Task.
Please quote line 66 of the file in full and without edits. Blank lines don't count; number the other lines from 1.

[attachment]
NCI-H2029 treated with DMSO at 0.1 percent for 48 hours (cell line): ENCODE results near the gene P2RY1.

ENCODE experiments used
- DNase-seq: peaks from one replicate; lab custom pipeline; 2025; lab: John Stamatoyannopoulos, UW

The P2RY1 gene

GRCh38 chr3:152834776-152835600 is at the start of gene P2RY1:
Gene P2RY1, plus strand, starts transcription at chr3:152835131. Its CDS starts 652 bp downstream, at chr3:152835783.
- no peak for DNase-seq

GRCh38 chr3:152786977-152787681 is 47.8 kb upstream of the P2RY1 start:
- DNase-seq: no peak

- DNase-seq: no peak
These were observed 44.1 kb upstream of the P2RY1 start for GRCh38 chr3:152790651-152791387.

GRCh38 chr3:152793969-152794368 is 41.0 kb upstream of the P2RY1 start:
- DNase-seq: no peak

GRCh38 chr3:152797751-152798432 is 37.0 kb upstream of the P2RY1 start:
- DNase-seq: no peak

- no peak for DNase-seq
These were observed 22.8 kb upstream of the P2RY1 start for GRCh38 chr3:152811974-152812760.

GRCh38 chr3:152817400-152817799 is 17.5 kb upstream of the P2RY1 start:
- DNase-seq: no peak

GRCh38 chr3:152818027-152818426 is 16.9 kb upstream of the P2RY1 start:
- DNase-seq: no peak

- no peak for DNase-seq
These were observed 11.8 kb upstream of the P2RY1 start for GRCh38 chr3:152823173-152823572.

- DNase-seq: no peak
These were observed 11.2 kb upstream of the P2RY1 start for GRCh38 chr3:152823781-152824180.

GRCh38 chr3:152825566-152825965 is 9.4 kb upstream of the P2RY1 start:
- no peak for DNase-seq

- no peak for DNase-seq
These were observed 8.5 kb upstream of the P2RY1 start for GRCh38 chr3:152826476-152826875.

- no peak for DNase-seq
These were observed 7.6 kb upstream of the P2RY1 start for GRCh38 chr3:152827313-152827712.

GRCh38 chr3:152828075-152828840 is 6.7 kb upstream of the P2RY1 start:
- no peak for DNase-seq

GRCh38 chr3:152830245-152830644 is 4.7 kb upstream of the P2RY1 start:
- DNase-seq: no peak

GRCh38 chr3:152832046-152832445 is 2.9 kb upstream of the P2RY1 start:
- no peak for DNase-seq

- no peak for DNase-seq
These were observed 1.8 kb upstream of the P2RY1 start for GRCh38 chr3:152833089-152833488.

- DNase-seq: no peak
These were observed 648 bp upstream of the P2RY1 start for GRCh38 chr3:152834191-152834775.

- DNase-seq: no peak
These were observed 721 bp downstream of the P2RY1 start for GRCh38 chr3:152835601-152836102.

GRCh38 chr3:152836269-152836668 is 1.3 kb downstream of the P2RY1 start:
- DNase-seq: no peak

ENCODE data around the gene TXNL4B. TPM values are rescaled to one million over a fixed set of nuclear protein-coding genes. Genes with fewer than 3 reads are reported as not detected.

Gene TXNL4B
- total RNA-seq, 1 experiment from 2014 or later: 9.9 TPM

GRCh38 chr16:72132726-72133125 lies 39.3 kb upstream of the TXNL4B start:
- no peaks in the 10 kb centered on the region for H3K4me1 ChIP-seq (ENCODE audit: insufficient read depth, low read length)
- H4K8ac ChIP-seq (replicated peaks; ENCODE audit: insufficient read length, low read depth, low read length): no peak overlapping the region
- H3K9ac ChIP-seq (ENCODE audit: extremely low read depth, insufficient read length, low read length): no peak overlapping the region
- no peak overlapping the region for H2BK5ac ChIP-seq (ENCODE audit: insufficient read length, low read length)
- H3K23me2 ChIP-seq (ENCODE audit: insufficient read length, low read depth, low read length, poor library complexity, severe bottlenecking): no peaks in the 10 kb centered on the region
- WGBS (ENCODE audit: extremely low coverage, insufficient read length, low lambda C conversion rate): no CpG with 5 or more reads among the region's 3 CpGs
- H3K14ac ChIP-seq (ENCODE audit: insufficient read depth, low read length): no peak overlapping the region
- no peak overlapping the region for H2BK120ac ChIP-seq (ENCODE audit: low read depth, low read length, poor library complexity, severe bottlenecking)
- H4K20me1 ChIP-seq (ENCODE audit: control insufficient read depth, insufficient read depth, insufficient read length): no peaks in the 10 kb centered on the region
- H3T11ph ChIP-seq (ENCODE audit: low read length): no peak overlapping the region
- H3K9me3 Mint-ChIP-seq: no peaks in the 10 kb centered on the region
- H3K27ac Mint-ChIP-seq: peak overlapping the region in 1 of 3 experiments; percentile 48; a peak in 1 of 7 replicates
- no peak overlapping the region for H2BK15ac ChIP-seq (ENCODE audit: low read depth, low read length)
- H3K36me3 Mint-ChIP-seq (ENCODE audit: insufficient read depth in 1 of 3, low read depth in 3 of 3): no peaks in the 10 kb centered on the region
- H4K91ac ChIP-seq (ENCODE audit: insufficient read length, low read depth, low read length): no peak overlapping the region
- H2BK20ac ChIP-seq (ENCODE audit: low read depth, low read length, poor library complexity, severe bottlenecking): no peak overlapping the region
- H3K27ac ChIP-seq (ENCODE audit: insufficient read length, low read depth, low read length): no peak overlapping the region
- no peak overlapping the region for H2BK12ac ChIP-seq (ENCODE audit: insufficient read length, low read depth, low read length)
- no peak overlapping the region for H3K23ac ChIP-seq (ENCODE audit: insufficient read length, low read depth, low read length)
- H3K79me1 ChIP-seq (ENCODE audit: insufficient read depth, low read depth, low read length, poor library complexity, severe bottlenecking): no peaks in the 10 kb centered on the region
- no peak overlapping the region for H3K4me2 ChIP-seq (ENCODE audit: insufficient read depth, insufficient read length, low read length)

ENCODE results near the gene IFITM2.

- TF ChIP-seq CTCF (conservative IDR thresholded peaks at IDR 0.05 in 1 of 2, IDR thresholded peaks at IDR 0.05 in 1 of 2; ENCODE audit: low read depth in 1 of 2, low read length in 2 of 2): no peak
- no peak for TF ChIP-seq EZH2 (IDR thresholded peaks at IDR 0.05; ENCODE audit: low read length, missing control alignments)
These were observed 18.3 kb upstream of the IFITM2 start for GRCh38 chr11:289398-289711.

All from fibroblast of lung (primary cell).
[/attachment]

- H3K27ac ChIP-seq (ENCODE audit: insufficient read length, low read depth, low read length): no peak overlapping the region